An extravert’s journey from #teamoffice to appreciating the hybrid life

RAPP’s Katy Dunn highlights the importance of a flexible approach to the changing nature of the office

Katy Dunn, RAPP

Strategy Partner


I’m one of those rare people who couldn’t wait to get back to the office after lockdown.

Yes, I’m an extravert. So adapting to home working after 15 years of office-based life was a real shock to the system. Along with many practical concerns – Whose turn is it to take the spare room? What do you eat for lunch when there’s no Itsu? How can you hit 10,000 steps when it only takes 15 to reach your desk? – I had to adjust to a life without all the external stimulation and social interaction which keep me energised.

Fast forward 18 months… At RAPP, we’d been working towards a hybrid return to work, culminating in our own Freshers Week in September. So throughout the summer, I’d monitored these plans hungrily, excited to get back.

I very much believed that, once I could, I would go back to the office as much as possible. Because, as an extravert, I need to be around people to do a great job. Don’t I?

Week one arrived, and I went to the office twice. On both days I saw colleagues I have missed, met our not-so-new starters, and finally got my Itsu lunch. Aside from that, however, I had two very different experiences.

Tuesday was productive, fun, high energy. I finished the day with drinks in our work local, excited about the future. Wednesday, on the other hand, saw me leaving Southwark feeling dejected, exhausted and unproductive. Not exactly the best start to the rekindling of my romance with the office – if it had been a second date, I’m not sure I would have gone on another.

As I planned the following week it dawned on me that I was looking for ways to limit my office time. When I reflected on the two very different days, I quickly realised why.

Tuesday was a workshop day planning the future of our department. It was discursive, energetic and, most importantly, critical to do in person. Wednesday, however, was allocated to calls and a presentation I needed to write. A head down task which I did in a dark corner of the office as the colleagues I'd gone in to be close to did their own thing. I ate lunch alone at my desk and felt sorry for myself.

The problem was that I had returned to Bankside with a romanticised view of the office of old, drummed into me by decades of not questioning how we work.

The office, to me, equalled atmosphere, new things to see, people to chat with about the latest TV show. As a result, I had really elevated my expectation of what “being” back would be like, thinking of the office as a place that met all the desires of my extraversion by just existing.

This version of the office simply doesn’t exist anymore. Partly this is because capacity is limited and the space has been reconfigured in a way that limits the buzzy atmosphere.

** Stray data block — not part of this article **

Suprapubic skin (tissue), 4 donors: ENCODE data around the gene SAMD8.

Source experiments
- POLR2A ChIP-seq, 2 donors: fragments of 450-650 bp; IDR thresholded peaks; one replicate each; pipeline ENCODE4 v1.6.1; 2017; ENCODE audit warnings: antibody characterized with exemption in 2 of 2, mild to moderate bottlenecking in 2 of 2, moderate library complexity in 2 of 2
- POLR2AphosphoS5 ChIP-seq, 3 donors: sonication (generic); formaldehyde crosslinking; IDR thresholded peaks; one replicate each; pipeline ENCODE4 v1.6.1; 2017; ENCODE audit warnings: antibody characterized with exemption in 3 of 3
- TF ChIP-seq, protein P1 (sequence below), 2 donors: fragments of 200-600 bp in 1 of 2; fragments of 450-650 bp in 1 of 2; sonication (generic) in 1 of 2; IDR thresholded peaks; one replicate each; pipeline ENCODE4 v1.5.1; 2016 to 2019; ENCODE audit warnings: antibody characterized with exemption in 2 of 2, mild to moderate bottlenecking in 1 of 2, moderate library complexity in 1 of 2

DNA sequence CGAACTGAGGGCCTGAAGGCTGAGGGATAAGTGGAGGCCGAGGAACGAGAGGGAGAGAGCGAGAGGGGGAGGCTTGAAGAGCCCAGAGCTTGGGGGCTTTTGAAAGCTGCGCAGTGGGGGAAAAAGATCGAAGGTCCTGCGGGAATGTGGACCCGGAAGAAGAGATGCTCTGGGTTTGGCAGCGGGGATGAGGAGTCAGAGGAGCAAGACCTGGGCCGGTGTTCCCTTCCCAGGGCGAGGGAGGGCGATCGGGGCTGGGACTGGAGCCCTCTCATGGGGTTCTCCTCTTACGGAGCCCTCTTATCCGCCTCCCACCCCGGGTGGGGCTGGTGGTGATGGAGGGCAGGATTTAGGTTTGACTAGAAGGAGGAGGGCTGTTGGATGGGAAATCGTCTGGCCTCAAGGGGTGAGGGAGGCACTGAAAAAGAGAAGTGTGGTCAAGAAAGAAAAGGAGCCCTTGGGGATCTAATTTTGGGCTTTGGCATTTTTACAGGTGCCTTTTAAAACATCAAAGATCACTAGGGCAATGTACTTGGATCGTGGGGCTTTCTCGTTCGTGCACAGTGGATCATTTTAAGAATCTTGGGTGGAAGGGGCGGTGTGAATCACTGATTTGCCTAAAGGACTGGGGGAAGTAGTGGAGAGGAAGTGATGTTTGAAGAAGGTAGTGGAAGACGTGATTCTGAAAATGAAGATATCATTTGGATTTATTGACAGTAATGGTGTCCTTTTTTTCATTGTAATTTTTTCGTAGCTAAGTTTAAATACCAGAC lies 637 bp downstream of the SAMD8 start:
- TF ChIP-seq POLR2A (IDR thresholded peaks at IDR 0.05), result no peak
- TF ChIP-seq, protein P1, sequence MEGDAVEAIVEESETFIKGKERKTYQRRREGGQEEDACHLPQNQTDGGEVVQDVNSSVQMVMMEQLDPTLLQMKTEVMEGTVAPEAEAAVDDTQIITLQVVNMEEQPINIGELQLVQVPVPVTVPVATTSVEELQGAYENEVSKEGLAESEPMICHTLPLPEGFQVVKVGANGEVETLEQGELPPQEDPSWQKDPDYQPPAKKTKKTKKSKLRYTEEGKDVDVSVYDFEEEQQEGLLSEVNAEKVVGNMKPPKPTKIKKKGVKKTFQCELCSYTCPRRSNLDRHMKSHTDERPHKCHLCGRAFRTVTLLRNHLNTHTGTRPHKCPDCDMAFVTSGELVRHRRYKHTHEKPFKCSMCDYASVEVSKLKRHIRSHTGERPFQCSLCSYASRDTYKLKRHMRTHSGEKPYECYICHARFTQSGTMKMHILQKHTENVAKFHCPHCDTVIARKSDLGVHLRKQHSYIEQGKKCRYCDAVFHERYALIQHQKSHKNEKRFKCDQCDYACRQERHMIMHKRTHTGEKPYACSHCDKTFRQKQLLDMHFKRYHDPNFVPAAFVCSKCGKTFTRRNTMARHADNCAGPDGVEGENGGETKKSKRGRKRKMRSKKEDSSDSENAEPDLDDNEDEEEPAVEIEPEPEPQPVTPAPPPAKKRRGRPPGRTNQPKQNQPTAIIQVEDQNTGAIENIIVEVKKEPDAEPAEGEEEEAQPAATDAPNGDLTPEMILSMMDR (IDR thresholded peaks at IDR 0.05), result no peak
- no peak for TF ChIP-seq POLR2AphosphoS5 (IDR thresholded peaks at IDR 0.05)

But it’s also, I realise now, because the office is merely a shell; a casing for the brilliance within it. Over the past year, we have been productive without it and people have continued to flourish. The office isn’t the star; we are.

So I’m adjusting my expectations and planning my weeks accordingly, mindful of the need for flexibility as the cadence of life changes.

Our industry is made up of creative and passionate team players and it is important that some parts of creating brilliant work are done together now that we can once again.

These are the moments in which in-person collaboration is key; where we challenge each other whilst displaying the body language which says we still respect each other, when we workshop ideas with physical Post-It notes on physical walls, when we inspire each other by doing creative briefings in weird and wonderful ways.

I’m planning my time so that these in-person happenings take place on fewer days, and I am factoring in chatting time and lunches with people with as much priority as the formal meetings.

The office – once the darling of my social and working life – is now just a small part of my existence. I will always be an extravert but I’ve become comfortable with this quieter, more balanced new normal. My value is not linked to how visible I am but how well I support my teams, and our work, wherever we are. 

I’ll always prefer seeing my colleagues and clients in 3D. But I now also appreciate that their 2D versions give me all the energy I need to do a great job.

Guest Author

Katy Dunn, RAPP

Strategy Partner


Katy is a global Customer Engagement, CRM and Loyalty expert, skilled in using data and insight to build compelling customer experiences. After 11 years working across dunnhumby’s global client base, she ran the Customer Department at IAG Loyalty, and joined Omnicom in 2017. She now leads Strategy across RAPP’s Retail and Travel client portfolios.

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